Going at your own pace in Tech in India

The Beginning

I started coding when I was in grade 11, and I loved it. More so I loved explaining it to people. I remember explaining C++, a subject we had, to people arguably smarter than me. These people were preparing for IIT JEE from grades 8th — 10th, they could solve an ultra-complex physics or maths problem in the blink of an eye, but struggled with classes and objects in C++. I remember creating a project for the same subject, which overall just had inputs and outputs on the terminal, but I loved the process of feeding input and getting that desired output. It was such a thrill to imagine how a complex system like a company membership discount management system might work and code it in such a simple way using the basic topics we learned.



I made it to the next level of the coding bootcamp after an interview. And I’m on the journey of relearning how to code. I’m struggling definitely, I got Covid in January, got diagnosed with PCOS recently, gained a lot of weight during the lockdown, became so inactive that climbing one (1) flight of stairs exhausts me and hurts my knees. I’ve been dealing with a painful condition of ingrown nails for 2 years, for which I’ve now had surgical procedures two different times, which has meant a painful recovery and inability to walk for days.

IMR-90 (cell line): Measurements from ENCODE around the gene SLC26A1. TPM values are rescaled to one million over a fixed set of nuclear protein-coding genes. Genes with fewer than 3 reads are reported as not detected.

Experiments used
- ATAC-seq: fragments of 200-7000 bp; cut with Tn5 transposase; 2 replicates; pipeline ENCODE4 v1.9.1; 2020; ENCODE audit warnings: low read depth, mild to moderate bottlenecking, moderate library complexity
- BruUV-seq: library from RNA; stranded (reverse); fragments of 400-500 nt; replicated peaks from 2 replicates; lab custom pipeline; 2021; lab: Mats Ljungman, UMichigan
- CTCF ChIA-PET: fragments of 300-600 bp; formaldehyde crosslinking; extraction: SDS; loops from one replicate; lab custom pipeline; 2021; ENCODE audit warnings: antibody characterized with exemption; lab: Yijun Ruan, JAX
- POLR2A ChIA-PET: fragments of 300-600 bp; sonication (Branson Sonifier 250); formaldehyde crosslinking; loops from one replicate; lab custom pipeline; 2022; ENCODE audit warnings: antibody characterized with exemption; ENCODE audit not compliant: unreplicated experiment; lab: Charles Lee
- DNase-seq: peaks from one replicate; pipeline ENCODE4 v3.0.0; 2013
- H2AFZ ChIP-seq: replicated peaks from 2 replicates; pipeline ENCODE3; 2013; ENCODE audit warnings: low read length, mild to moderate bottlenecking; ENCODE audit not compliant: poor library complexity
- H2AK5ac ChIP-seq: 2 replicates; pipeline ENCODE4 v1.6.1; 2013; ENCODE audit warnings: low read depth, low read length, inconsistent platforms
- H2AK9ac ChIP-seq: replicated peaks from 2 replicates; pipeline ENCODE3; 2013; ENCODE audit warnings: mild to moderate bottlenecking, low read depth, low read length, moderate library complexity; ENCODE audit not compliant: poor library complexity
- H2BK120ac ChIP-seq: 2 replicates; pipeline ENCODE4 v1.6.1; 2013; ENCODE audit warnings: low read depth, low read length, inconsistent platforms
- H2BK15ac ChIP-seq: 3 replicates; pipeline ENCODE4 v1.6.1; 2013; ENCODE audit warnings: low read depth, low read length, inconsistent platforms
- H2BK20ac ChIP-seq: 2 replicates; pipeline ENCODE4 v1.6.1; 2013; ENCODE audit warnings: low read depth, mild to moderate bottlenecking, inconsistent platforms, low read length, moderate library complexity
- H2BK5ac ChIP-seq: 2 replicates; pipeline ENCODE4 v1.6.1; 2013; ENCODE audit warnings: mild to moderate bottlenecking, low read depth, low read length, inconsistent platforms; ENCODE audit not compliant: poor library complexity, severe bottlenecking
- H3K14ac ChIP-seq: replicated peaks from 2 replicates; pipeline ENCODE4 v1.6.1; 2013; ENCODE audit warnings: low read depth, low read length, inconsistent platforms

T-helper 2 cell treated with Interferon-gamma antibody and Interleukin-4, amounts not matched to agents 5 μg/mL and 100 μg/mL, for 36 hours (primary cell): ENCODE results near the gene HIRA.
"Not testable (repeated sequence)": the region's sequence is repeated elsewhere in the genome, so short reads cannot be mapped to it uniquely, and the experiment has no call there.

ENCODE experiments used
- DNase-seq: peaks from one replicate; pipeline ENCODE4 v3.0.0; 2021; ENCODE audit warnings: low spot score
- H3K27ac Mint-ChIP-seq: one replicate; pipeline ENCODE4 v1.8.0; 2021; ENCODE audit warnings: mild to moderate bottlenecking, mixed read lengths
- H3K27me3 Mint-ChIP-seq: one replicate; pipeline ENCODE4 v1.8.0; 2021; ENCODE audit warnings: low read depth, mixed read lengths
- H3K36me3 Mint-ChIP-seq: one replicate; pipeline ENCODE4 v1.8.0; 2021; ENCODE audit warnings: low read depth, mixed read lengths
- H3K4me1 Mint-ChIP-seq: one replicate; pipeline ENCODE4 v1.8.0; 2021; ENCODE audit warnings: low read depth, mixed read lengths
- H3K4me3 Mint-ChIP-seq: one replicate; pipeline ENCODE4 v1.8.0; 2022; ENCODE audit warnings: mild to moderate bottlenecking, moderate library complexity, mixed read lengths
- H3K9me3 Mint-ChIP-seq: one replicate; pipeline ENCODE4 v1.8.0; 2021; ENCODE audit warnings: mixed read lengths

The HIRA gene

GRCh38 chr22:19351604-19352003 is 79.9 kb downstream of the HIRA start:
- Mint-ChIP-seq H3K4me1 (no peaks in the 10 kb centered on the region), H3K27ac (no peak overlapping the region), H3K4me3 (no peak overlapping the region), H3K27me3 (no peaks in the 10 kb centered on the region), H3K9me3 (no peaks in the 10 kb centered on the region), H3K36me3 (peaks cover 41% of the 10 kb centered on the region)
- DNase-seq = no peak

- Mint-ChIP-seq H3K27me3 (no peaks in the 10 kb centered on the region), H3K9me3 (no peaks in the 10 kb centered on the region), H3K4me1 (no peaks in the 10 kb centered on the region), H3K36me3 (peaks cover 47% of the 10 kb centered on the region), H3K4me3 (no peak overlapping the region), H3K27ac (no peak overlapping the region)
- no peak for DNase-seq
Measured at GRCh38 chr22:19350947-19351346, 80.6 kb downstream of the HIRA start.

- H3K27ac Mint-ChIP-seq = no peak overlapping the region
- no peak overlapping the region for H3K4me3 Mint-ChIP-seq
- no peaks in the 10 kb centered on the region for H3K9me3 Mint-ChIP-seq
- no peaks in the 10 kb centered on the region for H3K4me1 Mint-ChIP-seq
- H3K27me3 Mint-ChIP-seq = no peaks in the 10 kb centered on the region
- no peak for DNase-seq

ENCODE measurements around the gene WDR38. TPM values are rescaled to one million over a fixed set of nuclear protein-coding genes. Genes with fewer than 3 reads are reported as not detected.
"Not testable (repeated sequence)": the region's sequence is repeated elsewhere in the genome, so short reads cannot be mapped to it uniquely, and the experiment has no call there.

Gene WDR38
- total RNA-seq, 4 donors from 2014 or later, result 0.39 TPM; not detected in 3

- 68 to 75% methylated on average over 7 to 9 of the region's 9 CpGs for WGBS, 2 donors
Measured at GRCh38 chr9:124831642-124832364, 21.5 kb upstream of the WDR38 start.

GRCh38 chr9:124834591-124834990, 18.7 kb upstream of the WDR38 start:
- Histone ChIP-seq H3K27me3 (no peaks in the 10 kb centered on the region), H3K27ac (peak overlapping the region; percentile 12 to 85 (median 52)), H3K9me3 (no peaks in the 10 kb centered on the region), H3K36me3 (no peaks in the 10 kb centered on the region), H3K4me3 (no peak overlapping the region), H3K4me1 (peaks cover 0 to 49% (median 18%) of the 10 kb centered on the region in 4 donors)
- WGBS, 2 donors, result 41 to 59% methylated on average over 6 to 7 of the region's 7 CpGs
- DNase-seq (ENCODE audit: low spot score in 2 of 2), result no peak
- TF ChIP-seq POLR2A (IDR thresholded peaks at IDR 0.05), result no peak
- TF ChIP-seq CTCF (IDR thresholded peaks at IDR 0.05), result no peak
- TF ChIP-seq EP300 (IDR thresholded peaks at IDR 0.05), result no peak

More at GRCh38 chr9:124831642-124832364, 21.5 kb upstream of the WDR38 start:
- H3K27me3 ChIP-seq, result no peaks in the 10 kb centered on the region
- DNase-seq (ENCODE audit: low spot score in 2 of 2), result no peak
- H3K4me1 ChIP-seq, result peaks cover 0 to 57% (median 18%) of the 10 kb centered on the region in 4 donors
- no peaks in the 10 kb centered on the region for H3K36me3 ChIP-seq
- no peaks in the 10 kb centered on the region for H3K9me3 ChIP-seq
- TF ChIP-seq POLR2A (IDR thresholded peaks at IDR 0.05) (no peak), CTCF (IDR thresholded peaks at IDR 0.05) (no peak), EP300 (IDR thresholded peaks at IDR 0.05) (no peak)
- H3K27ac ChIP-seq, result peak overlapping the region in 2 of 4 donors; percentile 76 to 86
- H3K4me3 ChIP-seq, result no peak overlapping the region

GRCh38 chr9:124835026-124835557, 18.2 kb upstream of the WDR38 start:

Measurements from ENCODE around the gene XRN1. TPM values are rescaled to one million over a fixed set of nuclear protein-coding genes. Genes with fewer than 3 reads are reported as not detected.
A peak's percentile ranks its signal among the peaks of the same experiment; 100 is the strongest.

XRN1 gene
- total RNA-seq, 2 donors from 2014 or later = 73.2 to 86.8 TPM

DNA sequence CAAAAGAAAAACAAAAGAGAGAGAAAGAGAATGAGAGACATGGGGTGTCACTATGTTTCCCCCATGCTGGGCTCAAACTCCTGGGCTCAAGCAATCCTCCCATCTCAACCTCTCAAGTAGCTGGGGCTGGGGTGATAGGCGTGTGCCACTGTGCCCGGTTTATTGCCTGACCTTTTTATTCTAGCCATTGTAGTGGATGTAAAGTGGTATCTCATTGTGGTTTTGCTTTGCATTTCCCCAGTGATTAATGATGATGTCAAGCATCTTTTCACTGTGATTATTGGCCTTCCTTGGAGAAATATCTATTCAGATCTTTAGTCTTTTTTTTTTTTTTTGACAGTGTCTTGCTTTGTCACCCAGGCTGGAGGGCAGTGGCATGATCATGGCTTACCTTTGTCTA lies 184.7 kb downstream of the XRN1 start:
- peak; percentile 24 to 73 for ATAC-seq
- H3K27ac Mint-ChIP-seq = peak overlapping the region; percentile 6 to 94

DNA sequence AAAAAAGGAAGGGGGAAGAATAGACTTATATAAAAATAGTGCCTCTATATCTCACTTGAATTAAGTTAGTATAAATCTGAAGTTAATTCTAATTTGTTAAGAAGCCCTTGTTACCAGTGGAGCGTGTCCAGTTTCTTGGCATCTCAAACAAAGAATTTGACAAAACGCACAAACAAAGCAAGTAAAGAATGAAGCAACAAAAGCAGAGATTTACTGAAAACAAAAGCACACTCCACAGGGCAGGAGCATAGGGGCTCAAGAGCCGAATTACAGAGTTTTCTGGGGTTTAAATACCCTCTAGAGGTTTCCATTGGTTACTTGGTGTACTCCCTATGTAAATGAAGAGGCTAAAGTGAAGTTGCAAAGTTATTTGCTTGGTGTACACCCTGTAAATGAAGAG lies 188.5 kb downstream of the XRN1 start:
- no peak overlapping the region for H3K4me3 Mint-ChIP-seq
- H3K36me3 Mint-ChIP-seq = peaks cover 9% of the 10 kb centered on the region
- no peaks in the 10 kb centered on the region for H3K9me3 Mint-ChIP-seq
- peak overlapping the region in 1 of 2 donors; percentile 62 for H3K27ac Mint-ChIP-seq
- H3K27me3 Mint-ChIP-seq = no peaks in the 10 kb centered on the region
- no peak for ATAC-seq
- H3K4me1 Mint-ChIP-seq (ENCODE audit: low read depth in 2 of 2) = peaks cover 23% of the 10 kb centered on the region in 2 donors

A wall with the text “A change may just be around the corner”

1. Let go of your failures

It’s over. It doesn’t matter anymore. You have one life, and it’s slipping away every second. There is no point in being hung up over the past. All you can do is learn from it and try not to make the same mistakes again. You might even repeat the mistakes, we’re only human after all. But let that go too.

2. Stop comparing

As I write this, I’m still thinking about that one person who wrote that one great feature’s code 1000 times better than me. Or that one person in my bootcamp who is 17 and shipping mock backends. Or that one person who is 19 and figuring out people’s bugs in a second. Or my own sister who works at Microsoft :P or…..

3. Actually code

coding screen and mug in front quoting “Life begins at the end of your comfort zone”

4. Take care of your health

Nothing you do will matter if your health is bad. Coding means a very inactive lifestyle but you can do small things to avoid this. Install these two extensions and follow them.
- Break Timer
- eyeCare — Protect your vision



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Bhavya Joshi

Bhavya Joshi

Hi, I’m Bhavya! I’m here to regain my sense of self. (In my Rory-Gilmore-later-seasons-era and trying to change so I’m not still stuck there in my 30s.)